Below is an excerpt from an editorial by Mrs. Haslam, published in The Tennessean newspaper on
“Budgets are tight, and times are tough; these facts are very real to families on a daily basis, and I do not take that lightly. I also know from experience that parenting is incredibly difficult, and every stressor in life competes for attention and strains a parent’s capacity to be involved in his or her child’s progress. Furthermore, school is a bad memory for many parents, and their child’s school building does not always feel like a welcoming environment. Some feel their role is to send their child to school and let the teacher do the teaching.
There are plenty of theories on the most effective ways to improve education, but a strong body of research shows that parental involvement matters for student success. What happens inside the school is important, but administrators and teachers face certain limitations because children who are unhealthy, unsafe, unengaged, or unprepared are less likely to thrive in school and in life.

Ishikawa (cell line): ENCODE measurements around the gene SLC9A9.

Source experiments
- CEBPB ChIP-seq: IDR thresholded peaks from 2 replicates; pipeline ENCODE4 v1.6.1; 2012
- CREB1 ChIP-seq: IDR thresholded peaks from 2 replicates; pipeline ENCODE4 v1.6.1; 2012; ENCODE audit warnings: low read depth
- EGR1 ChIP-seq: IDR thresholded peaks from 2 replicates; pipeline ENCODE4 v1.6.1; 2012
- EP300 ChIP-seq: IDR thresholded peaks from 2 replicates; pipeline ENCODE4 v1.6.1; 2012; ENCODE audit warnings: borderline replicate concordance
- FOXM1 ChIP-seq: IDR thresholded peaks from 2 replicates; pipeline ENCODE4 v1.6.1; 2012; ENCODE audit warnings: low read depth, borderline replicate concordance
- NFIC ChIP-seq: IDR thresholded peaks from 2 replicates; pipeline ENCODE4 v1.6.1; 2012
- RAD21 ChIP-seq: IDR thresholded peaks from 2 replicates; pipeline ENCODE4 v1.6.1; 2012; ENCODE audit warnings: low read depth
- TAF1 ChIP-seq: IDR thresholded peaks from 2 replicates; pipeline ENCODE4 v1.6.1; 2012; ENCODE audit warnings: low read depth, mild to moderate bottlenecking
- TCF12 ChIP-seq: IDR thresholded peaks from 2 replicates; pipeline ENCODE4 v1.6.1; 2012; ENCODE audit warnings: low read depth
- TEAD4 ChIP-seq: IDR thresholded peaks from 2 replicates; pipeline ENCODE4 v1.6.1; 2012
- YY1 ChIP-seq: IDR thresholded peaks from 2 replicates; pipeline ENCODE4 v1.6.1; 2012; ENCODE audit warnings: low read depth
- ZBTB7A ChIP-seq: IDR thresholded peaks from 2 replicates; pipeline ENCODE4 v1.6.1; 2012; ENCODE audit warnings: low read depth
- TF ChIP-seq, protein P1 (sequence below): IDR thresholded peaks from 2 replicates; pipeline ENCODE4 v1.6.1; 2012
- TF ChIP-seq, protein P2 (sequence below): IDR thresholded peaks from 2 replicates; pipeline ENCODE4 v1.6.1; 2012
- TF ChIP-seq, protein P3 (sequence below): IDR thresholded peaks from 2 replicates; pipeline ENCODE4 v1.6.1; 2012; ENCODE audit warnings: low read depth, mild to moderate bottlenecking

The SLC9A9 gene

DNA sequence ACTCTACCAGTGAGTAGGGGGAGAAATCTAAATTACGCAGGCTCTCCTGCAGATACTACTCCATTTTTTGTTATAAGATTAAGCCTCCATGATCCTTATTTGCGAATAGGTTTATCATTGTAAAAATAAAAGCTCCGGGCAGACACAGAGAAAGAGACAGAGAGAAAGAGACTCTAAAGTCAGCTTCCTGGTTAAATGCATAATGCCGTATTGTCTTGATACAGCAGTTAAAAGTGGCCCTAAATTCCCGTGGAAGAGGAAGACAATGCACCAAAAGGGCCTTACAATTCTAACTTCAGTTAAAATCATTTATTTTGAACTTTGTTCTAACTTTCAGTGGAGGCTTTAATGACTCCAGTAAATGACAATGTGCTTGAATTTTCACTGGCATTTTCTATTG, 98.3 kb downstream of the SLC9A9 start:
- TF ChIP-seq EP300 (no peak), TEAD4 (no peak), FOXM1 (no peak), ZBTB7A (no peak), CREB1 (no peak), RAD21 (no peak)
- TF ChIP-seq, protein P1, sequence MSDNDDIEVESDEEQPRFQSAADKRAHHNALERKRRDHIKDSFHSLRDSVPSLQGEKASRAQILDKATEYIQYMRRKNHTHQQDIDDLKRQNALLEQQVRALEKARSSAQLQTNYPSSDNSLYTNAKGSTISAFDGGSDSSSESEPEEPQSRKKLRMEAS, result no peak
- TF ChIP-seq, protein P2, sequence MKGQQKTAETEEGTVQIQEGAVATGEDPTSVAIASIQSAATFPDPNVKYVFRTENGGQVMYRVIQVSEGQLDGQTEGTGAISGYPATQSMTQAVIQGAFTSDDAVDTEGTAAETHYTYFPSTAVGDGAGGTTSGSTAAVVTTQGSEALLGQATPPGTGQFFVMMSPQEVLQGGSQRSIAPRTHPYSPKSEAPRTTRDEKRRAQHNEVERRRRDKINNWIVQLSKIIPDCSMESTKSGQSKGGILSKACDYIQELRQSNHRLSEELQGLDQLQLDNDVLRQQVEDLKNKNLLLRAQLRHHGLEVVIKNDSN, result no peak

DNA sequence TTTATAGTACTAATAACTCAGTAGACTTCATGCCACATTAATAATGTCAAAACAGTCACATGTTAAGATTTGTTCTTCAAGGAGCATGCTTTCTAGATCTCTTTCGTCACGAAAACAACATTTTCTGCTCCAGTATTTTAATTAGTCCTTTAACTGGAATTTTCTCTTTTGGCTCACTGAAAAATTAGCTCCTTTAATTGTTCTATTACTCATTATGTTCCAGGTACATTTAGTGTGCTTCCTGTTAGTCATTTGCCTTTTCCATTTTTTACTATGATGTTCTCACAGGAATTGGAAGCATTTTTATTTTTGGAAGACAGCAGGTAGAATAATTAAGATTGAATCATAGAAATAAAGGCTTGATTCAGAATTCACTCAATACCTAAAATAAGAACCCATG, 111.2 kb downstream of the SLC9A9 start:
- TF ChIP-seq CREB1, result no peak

Because school-age children spend 70 percent of their time outside of a school building, one of our best chances at lasting change starts at home. Fortunately, many of the best ways to get involved in a child’s education are
Things to Remember: 70% of their time is not in the school building; where are they, and what can you do to make the most of that time?